London Rents Become More Affordable After Covid

December 20, 2022
Posted in News
December 20, 2022 veps

Rented housing in London has become more affordable since the pandemic after a trend toward remote working allowed more tenants to live further from offices.

The portion of income people spend on rent declined to 39.8% last year from as much as 50.3% in 2017, the Office for National Statistics said Monday. While 2021’s reading is up slightly from the year before, it remains lower than the previous seven years.

The figures contrast with the experience of many renters and industry surveys, which show the cost of letting property is soaring and the number of places available is in such short supply that prospective renters must compete to secure a place to live.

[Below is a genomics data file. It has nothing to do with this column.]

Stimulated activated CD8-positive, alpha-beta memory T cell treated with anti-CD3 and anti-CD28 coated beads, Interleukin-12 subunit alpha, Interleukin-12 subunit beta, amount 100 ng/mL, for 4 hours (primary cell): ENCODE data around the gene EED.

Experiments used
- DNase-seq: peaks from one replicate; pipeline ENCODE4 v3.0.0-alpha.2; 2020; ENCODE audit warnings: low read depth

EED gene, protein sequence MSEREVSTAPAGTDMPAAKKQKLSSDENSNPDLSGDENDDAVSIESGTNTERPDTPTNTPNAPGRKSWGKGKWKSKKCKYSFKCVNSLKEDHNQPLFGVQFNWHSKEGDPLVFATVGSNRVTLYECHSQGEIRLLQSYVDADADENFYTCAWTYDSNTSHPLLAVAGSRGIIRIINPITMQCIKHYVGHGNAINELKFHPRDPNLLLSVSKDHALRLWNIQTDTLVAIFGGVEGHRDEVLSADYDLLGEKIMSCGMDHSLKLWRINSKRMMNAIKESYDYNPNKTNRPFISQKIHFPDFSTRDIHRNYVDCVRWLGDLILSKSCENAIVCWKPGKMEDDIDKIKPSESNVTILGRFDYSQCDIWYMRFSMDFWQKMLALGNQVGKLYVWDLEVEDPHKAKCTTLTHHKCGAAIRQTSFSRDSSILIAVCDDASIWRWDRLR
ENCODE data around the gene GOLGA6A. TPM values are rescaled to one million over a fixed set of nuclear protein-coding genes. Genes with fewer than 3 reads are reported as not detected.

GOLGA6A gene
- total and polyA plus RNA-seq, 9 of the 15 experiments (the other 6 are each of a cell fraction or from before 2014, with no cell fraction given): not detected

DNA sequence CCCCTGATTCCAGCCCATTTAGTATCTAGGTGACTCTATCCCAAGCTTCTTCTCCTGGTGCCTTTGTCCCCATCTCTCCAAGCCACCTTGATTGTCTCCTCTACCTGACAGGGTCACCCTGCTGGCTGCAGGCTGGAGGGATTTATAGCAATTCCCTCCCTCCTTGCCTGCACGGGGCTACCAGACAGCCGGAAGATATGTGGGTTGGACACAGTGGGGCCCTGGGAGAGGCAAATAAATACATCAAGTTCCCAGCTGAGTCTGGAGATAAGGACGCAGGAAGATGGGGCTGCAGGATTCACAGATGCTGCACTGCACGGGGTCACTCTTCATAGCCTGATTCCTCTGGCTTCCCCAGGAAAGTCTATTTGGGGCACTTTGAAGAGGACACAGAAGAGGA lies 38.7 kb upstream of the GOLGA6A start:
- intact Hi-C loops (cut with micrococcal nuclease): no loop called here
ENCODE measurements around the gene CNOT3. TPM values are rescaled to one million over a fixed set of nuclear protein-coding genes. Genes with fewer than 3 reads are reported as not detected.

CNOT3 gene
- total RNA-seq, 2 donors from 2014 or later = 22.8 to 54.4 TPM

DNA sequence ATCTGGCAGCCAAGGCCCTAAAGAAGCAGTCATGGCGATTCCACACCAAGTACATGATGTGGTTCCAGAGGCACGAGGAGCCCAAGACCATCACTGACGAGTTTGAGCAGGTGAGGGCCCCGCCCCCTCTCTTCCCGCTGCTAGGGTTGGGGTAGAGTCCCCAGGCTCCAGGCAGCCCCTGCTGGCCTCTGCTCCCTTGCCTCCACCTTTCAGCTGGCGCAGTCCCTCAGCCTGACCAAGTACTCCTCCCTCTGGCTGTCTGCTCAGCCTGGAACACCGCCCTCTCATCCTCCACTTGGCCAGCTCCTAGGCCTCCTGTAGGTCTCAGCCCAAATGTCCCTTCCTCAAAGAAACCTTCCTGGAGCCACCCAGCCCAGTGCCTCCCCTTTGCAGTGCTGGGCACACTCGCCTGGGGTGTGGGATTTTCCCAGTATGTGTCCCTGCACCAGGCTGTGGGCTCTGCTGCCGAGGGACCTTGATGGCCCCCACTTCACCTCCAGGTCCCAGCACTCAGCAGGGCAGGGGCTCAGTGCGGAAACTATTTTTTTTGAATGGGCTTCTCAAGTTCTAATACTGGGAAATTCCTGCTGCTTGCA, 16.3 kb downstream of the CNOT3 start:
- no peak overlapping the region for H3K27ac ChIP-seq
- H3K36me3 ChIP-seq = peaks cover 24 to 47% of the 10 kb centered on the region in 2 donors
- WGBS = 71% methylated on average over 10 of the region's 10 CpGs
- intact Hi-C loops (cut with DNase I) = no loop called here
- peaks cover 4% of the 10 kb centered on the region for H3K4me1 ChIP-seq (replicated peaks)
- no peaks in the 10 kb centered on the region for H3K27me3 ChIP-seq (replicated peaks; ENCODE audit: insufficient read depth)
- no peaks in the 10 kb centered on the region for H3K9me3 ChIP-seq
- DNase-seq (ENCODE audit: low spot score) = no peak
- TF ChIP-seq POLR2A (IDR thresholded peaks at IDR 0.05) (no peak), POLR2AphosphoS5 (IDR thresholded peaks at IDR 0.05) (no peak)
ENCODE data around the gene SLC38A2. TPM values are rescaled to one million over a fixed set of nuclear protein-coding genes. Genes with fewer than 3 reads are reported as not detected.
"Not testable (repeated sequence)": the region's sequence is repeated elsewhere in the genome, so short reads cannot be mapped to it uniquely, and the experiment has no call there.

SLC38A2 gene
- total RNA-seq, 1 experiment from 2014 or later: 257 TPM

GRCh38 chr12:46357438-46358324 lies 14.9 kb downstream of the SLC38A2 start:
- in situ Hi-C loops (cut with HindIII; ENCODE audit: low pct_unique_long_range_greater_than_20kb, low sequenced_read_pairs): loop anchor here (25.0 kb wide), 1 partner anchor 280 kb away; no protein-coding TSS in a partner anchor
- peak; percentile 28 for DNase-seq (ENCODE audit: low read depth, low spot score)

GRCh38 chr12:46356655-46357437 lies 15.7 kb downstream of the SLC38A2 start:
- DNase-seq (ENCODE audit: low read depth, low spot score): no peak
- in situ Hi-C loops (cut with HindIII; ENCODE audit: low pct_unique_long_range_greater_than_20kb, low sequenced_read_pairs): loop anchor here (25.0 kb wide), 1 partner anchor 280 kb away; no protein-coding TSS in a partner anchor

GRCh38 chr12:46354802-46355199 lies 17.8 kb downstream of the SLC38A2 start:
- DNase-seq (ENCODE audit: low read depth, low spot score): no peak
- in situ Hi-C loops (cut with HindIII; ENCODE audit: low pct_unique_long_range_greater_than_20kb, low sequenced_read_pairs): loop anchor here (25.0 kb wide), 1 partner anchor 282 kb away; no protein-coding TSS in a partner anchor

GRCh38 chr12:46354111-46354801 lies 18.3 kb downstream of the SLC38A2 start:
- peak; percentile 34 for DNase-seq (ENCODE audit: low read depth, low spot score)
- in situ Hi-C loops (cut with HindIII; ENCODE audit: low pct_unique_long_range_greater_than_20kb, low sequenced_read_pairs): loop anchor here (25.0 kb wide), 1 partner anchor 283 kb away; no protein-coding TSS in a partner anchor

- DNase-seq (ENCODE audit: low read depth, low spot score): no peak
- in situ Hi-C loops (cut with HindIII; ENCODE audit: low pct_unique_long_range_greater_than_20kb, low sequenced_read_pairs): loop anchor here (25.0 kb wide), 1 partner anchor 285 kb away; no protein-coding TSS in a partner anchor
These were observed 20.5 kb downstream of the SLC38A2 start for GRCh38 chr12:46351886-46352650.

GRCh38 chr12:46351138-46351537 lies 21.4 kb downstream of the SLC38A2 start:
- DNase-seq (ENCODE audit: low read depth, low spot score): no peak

Rent costs about £1,430 a month on average in the UK capital, almost double the level in the rest of England. But as a proportion of income, this is a substantially more affordable than the peak in 2017.

By contrast, rents in the south east of England in the 2021 financial year rose to a peak last seen in 2018, topping 30% of household income. The Humber in northern England saw the largest increase in 2021, reaching over 31%, up from around 24% in 2019, showing rising demand in areas outside the capital.

The data adds to evidence around the impact that the pandemic continues to have on tenants’ location preferences. Industry surveys show more people have a preference for space after the pandemic, and some are putting more emphasis on work-life balance.

This is having an impact on demand for London dwellings in both the rental and sales markets. Separate data from the ONS show that London house prices grew by the least out of other regions in the UK in October, at 3.5% year-on-year, compared to 9.5% growth in Northern Ireland.

That said, rental costs overall are still squeezing incomes by the most since the global financial crisis. Limited stock and high borrowing costs for landlords continues to push-up prices, with property portal Zoopla reporting that the cost of a new rental agreement rose 12.1% in the 12 months to October, far outstripping average annual wage growth of around 6%.

source: bloomberg